Researchers from the Tipping Points project have developed a new modelling approach for understanding the spread of unhealthy behaviours through multiple peer influence, such as people’s tendency to follow social norms by imitating their peers or in response to peer pressure, using smoking as a case study. Peer influence is the effect on an individual’s behaviour through people they have social contact with, such as a friend or relative. The model is based on populations in North East England and shows that competing behaviours lead to discontinuous transitions in the overall number of smokers in a population.
The study, led by Dr John Bissell, Dr Camila Caiado and Professor Brian Straughan from Tipping Points, is of relevance to health practitioner communities and policy makers because it demonstrates how small changes in a population can lead to sudden shifts in behaviour that could continue in the long-term. According to the research, multiple peer influence has the greatest impact on whether people decide to take up smoking or not. Researchers found that potential smokers who had contact with current smokers were likely to increase the population of smokers overall. The model designed by researchers also accounts for former smokers who may have a potential relapse when coming into contact with current smokers.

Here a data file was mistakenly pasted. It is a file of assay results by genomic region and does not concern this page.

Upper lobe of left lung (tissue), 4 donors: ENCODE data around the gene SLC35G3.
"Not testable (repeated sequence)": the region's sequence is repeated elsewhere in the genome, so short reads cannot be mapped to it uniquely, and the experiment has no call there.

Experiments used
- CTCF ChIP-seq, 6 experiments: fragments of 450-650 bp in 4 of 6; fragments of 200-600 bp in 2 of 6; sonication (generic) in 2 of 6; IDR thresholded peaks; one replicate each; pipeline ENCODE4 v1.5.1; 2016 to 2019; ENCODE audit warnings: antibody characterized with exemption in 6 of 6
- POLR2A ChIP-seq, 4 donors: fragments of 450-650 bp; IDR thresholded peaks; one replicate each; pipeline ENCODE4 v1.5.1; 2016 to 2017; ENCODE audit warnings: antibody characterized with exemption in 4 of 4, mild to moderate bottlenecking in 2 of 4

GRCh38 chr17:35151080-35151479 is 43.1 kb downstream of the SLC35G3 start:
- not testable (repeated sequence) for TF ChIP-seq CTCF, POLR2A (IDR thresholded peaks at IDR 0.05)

In modelling smoking behaviour, former smokers are most affected over time by peers who quit around them, but potential smokers respond mostly to contact with current smokers, which leads them to copy their behaviour.
Compartmental modelling of social dynamics with generalised peer incidence. Math. Models Methods Appl. Sci. 24, 719 (2014). DOI: 10.1142/S0218202513500656
Manufacturing management celebrity
In the business world so-called ‘management gurus’ become celebrities by mastering their communication skills, especially the ways in which they present their ideas to an audience. Management ideas need to be sticky in order for them to gain traction with audiences. The management guru must be a master salesman in order to capture their audience’s attention and implant their ideas.
According to researchers, management gurus must excel in the delivery of their books and lectures in order for them to be successful overall. In the case of lectures, this is accomplished through rhetorical techniques, humour and storytelling, allowing the guru to ‘build a sense of cohesion and intimacy’, although the audience may not be affiliated with the core ideas and values of the guru. These communication techniques make them highly persuasive and make their audience more receptive to their message.
It is not the content of the presentation that makes a guru successful, rather success hinges on the delivery of the message.
‘Manufacturing Management Celebrity’, Discover Society
‘Management gurus as celebrity consultants.’, in The Oxford handbook of management consulting. Oxford : Oxford University Press